As you begin, narrow your topic to a size that you can manage.  Consider keywords that will help you find the information you need. These can be names of people, literary works, events, or broader identifying terms.  Use these keywords for locating information in the library catalog, electronic databases, and on the internet.

Sample Keywords:
Medieval Art; Crusades; Black Death - England; Medieval history - Great Britain; Medieval Architecture; Renaissance - England; Alexander Pope; Samuel Johnson; Renaissance Literature; Music - 16th Century; Mary, Queen of Scots; Pilgrim's Progress - criticism; Church of England - History.



Librarian Talk . . . About Books!

  • Apply online for a library card.   Use your card to 1) Place a Hold on a book and have it sent to the library closest to you  2) Access journal and reference databases from home, and 3) Access Online Book Database (NetLibrary).
  • The catalog is online at
  • Online books (database paid for by our libraries) are available at  Use your library card to log in.  "Check out" online books for 24 hours.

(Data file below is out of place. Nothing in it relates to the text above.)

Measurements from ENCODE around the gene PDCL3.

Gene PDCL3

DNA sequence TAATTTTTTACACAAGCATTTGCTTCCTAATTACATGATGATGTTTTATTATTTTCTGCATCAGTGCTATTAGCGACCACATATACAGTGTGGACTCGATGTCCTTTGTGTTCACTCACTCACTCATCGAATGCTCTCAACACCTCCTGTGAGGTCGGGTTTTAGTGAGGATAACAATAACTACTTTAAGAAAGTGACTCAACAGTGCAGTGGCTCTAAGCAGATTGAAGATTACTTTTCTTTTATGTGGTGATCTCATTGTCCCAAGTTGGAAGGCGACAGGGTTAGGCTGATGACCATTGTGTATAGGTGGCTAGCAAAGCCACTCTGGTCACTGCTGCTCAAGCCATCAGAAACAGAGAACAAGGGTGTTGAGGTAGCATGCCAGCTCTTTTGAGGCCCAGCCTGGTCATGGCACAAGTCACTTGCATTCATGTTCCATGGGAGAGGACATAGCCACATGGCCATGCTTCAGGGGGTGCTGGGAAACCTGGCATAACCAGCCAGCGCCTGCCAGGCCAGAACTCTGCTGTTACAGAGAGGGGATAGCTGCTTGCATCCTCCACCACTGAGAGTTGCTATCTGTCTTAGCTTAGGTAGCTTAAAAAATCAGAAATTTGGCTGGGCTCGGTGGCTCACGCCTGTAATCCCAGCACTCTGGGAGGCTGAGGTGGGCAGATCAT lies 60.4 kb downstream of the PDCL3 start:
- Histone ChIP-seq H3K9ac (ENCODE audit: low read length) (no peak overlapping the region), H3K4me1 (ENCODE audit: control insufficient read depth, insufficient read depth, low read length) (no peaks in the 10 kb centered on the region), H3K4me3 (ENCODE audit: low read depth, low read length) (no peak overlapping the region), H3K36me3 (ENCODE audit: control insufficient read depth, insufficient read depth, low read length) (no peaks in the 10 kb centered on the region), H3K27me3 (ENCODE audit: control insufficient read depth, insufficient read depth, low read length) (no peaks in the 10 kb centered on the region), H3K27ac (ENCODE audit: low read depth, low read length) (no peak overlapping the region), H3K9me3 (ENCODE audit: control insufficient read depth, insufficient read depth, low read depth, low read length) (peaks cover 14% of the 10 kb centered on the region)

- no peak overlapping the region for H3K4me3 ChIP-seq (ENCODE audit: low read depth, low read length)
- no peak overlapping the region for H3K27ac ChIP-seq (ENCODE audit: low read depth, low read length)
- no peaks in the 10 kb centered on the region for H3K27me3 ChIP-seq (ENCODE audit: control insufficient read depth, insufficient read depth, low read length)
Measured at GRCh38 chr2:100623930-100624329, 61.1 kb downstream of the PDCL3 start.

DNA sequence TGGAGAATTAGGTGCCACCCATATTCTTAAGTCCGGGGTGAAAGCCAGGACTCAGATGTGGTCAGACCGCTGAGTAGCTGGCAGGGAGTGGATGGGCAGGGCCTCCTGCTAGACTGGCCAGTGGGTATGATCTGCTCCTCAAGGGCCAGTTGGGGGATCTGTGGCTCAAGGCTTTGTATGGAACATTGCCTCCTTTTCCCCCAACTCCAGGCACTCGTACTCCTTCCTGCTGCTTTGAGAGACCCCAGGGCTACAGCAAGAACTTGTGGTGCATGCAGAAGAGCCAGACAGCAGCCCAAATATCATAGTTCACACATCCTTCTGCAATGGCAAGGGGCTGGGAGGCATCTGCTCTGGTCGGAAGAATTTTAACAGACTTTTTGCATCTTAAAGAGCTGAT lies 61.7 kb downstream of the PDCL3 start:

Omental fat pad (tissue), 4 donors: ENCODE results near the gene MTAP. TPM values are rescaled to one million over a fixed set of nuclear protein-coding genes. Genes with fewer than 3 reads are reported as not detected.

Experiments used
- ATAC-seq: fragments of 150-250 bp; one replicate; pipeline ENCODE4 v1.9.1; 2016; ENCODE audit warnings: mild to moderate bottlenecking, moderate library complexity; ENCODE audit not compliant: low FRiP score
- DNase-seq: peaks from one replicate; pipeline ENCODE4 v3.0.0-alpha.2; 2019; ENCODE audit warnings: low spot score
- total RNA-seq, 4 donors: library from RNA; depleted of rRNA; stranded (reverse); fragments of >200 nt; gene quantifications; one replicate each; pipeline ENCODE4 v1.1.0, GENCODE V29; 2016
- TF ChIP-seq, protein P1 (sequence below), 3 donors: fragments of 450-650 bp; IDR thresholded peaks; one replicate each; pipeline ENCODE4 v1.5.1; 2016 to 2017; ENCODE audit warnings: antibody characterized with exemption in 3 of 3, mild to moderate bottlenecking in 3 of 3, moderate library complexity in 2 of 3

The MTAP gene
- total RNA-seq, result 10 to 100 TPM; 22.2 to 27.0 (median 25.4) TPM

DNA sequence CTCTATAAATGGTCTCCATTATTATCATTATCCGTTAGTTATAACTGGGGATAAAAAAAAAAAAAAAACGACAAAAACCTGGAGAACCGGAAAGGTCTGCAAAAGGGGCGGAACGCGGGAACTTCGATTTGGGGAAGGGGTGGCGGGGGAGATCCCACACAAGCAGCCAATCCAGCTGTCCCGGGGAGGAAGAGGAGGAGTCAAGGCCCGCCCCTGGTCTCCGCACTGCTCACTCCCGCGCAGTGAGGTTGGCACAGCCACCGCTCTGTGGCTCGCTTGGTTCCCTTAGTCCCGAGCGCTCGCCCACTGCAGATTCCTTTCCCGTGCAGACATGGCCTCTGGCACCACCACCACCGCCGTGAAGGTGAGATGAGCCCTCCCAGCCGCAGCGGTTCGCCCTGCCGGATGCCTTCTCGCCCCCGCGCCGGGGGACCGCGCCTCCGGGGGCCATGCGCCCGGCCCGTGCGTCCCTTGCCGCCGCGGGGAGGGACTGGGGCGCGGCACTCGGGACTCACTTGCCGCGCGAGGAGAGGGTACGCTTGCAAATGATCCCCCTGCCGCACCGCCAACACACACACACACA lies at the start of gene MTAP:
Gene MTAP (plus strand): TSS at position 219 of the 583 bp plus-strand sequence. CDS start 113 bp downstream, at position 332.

Books will be among your greatest resource for this project.  Here are a few suggested reference books.



Librarian Talk . . .About Finding Journal and Newspaper Articles!   Electronic databases are purchased by the libraries for your research use. To find articles in newspapers and journals, letters, reference books, illustrations, photographs and more, use your updated library card to login to the following databases. If you find an interesting article that is not full-text, please give the correct bibliographic information to our and they will see that you get the article. They will need full bibliographic information - and your name and address. Send your phone number as well, so they can contact you if they need to. There is some overlap of articles in the following databases. However, we encourage you to use more than one. All are excellent sources for this topic.  HINT:For a full list of article databases, go to and use your library card for login.

Literature Resource Center | Includes most of the information in Literature Criticism from 1400 to 1800 and Classical and Medieval Literature Criticism.  It also has links to scholarly journal articles and appropriate Internet sites.

History Resource Center: Modern World | Contains journal articles, primary sources & reference books.

Biographies Plus | 45,000 biographies of people from antiquity to the present.

Academic Search Premier | Collection of journal, newspaper, and magazine articles. Many scholarly.

Proquest | Collection of journal, newspaper, and magazine articles. Many scholarly.